The Lutheran, which bills itself as “The Magazine of The Evangelical Lutheran Church in America” has an article in the September 2012 issue on the topic of social justice. The article is posted in their “Deeper Understandings” column and is written by ELCA seminary professors James Childs and Katie Day. From this magazine, which continually pushes the ELCA's liberal agenda to it's subscribers, we read about “social justice” and find this statement by Professor Day, “In order to fairly distribute resources, we have to nurture and protect just relations in society. Where there is injustice, community has been broken — many ‘have nots’ means there are too many ‘haves’ with too much.” (read here)
Opining for the redistribution of wealth is not a surprise, coming from our current president of the United States, but here we find the Evangelical Lutheran Church in America professor and magazine calling for it.
In the comments section after this article is an interesting response, “‘Many have nots means there are too many haves with too much.’ That statement by Professor Day reveals her false notion that the wealth of the world is a zero sum game. Steve Jobs and Bill Gates and Sam Walton aren't billionaires at some one else's expense. They have created wealth for all of us out of thin air. The world is not a better place today because we have smarter theologians (obviously) but because we have PRACTCAL scientist and inventors and business people. Creation of jobs is vastly more beneficial for society then is using that same dollar, laundered through the government to just a few cents, to perhaps help some one in need. At our church we are starting to stress and pray for our employers not only our poor.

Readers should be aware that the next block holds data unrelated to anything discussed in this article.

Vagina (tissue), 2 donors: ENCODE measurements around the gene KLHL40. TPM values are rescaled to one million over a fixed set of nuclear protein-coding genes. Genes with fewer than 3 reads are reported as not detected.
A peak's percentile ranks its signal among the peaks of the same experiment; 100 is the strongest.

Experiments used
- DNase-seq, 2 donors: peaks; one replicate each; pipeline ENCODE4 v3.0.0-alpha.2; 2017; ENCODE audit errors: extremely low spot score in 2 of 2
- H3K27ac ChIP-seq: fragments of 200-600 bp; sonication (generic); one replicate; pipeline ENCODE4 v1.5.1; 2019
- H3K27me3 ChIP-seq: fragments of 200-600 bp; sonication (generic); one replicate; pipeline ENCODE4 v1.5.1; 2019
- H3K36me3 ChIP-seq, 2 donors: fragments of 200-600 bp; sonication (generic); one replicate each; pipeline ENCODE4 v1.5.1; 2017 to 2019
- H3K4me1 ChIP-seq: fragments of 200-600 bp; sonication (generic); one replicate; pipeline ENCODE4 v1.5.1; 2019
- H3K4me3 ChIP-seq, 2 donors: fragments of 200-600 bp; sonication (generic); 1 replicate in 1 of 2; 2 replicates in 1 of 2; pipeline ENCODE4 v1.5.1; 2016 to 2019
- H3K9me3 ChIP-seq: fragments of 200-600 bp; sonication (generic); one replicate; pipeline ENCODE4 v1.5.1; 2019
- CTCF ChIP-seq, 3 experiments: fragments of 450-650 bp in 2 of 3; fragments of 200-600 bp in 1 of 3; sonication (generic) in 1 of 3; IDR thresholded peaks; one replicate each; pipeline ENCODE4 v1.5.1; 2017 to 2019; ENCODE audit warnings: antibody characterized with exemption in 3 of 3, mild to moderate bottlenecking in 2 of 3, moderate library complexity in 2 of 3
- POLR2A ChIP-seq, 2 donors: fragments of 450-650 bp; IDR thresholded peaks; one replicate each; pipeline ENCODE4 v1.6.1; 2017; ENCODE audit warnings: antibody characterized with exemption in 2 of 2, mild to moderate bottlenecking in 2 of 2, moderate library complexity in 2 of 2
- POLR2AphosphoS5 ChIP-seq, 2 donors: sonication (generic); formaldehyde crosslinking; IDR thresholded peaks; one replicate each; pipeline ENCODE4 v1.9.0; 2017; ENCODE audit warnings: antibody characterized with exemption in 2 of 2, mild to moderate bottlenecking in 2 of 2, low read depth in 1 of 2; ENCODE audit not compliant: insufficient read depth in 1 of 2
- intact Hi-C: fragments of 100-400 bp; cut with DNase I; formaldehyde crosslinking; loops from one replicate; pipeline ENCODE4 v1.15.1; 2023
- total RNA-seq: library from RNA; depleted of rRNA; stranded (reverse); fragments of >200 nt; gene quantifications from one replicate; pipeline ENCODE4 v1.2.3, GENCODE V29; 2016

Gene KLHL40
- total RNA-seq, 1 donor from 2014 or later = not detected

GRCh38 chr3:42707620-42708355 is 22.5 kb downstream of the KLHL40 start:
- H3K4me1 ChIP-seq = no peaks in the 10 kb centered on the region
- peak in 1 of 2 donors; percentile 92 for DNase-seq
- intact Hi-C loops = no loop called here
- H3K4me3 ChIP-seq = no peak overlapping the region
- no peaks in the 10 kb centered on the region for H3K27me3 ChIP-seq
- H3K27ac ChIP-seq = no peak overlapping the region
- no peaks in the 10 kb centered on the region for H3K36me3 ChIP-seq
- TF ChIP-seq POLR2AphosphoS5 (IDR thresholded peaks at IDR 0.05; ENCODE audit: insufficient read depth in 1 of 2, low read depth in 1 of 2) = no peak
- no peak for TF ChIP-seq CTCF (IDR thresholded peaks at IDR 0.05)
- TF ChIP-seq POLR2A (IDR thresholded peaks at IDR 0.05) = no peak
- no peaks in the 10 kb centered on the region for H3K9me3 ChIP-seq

Do you, Dr. Day, think that it would be better for you to borrow $50,000 to redo your kitchen or to give that money to the government for them to spend? Where would more jobs be created? I would think that a professors compensation package ( I suspect it is north of $150,000) qualifies them as an Obama millionaire or billionaire.
I am generous with my giving and I resent those who twist the Bible and theology to read that it is a collective obligation of some to take money through the government from others to give to somebody else. Not only that, but not all of us are Christians but we are Americans and we have a constitutional right to our property. It is our Christian obligation and privilege to be generous.” (read here)
It has been the opinion of many concerned Lutherans that social justice is the main focus and mission of the ELCA, and nowhere to be found in the denomination is the desire to follow Christ’s directive to “go and make disciples of all nations, baptizing them in the name of the Father and of the Son and of the Holy Spirit, and teaching them to obey everything I have commanded you” - Matthew 28:19,20. When any human commission, in this case, social justice, replaces the Great Commission, it is time to leave the denomination.
Prove all things; hold fast that which is good.
1 Thessalonians 5:21
Former ELCA seminary student and former ELCA member who is fed up with the ELCA's consistent mockery of God's Word.
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Have nothing to do with the fruitless deeds of darkness, but rather expose them. - Ephesians 5:11